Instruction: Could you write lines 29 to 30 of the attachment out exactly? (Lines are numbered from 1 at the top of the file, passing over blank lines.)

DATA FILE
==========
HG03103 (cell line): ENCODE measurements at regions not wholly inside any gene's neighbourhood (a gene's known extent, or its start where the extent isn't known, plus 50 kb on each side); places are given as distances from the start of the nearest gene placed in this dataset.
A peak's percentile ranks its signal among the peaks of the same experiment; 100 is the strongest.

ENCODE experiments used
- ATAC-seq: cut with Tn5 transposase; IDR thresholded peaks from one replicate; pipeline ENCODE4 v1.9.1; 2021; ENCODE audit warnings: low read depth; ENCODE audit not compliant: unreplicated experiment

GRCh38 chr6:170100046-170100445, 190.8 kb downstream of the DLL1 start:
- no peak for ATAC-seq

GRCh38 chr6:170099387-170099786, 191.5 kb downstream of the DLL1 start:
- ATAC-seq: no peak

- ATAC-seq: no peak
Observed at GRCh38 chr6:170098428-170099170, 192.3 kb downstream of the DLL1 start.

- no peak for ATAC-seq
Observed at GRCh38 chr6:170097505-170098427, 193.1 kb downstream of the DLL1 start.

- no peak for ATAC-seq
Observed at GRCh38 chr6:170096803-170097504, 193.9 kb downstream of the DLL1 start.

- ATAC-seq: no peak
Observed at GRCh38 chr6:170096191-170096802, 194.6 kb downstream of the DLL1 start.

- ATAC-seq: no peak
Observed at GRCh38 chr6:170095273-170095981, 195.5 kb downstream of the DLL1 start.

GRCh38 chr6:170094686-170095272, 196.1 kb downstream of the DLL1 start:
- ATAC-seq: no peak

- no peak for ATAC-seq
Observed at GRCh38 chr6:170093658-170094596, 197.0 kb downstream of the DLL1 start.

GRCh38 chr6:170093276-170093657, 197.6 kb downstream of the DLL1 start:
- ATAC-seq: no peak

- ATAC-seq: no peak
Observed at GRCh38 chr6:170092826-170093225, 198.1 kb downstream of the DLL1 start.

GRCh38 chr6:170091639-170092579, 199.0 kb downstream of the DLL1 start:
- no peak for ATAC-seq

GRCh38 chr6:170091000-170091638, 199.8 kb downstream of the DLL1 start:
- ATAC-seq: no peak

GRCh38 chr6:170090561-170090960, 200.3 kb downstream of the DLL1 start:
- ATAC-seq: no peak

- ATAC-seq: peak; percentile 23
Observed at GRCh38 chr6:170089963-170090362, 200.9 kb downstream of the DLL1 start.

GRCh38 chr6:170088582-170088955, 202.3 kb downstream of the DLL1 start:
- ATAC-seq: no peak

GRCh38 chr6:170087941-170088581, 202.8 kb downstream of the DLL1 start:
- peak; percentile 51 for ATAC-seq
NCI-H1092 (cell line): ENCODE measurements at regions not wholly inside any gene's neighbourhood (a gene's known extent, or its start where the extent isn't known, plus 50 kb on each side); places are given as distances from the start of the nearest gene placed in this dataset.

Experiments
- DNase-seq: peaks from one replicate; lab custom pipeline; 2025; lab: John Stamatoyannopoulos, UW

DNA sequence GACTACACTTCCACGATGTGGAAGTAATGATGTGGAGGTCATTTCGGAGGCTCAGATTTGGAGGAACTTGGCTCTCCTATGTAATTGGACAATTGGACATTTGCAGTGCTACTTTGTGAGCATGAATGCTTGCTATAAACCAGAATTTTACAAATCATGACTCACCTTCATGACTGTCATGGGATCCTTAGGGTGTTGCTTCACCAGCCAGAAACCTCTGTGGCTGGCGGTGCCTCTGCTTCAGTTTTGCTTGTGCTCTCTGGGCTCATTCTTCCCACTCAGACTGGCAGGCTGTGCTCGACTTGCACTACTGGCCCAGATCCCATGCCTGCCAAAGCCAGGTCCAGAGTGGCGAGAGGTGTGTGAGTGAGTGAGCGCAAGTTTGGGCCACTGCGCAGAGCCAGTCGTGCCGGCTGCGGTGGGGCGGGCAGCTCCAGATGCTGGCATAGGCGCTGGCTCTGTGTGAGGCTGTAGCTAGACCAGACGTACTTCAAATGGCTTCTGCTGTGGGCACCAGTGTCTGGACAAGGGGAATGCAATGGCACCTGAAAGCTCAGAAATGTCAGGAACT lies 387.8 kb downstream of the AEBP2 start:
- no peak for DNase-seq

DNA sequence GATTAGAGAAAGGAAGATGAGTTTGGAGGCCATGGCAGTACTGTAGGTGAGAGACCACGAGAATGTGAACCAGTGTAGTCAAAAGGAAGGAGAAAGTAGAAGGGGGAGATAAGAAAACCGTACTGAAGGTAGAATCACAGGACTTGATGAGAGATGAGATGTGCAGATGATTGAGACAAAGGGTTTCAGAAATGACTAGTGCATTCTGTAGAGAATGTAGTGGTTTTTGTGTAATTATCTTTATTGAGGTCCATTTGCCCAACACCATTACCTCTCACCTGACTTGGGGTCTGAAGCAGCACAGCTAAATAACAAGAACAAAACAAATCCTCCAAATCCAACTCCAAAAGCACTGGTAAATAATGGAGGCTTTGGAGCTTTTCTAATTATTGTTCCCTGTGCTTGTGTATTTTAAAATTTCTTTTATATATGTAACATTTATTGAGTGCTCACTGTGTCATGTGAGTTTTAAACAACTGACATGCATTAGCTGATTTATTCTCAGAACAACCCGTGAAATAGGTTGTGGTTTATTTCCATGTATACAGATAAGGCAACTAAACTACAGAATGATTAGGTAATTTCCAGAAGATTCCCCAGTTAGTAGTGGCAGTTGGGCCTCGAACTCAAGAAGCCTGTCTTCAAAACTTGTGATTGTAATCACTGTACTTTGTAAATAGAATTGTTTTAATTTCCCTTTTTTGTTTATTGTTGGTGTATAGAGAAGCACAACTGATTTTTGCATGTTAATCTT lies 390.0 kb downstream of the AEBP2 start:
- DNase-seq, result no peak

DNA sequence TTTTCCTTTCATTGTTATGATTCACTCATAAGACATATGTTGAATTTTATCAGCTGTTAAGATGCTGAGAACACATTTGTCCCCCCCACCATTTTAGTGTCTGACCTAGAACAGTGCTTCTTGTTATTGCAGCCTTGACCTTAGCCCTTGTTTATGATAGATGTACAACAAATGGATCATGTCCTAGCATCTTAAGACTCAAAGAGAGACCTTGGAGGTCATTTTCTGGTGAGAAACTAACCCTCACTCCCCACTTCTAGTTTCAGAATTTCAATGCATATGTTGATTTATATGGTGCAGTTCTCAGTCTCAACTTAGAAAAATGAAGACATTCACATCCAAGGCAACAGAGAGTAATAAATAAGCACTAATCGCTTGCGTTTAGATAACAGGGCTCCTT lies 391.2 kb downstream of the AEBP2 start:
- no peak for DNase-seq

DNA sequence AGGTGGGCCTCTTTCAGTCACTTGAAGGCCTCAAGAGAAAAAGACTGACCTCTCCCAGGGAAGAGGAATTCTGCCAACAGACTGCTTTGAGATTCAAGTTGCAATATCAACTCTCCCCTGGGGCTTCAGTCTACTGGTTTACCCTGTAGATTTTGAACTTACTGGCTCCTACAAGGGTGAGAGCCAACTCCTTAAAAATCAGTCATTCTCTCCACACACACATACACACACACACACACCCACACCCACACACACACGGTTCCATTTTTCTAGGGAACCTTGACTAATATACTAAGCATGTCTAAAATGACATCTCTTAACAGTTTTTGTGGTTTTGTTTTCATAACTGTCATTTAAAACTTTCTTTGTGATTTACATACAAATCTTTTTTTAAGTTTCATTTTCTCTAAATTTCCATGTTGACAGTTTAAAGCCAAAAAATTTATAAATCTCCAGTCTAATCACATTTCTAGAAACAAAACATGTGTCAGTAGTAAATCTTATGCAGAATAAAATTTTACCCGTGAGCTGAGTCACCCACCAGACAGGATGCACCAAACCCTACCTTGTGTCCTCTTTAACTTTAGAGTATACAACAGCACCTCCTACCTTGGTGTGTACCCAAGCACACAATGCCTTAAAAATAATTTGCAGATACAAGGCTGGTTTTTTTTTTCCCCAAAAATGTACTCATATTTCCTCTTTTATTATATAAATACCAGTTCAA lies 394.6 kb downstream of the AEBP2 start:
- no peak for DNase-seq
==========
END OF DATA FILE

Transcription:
GRCh38 chr6:170091000-170091638, 199.8 kb downstream of the DLL1 start:
- ATAC-seq: no peak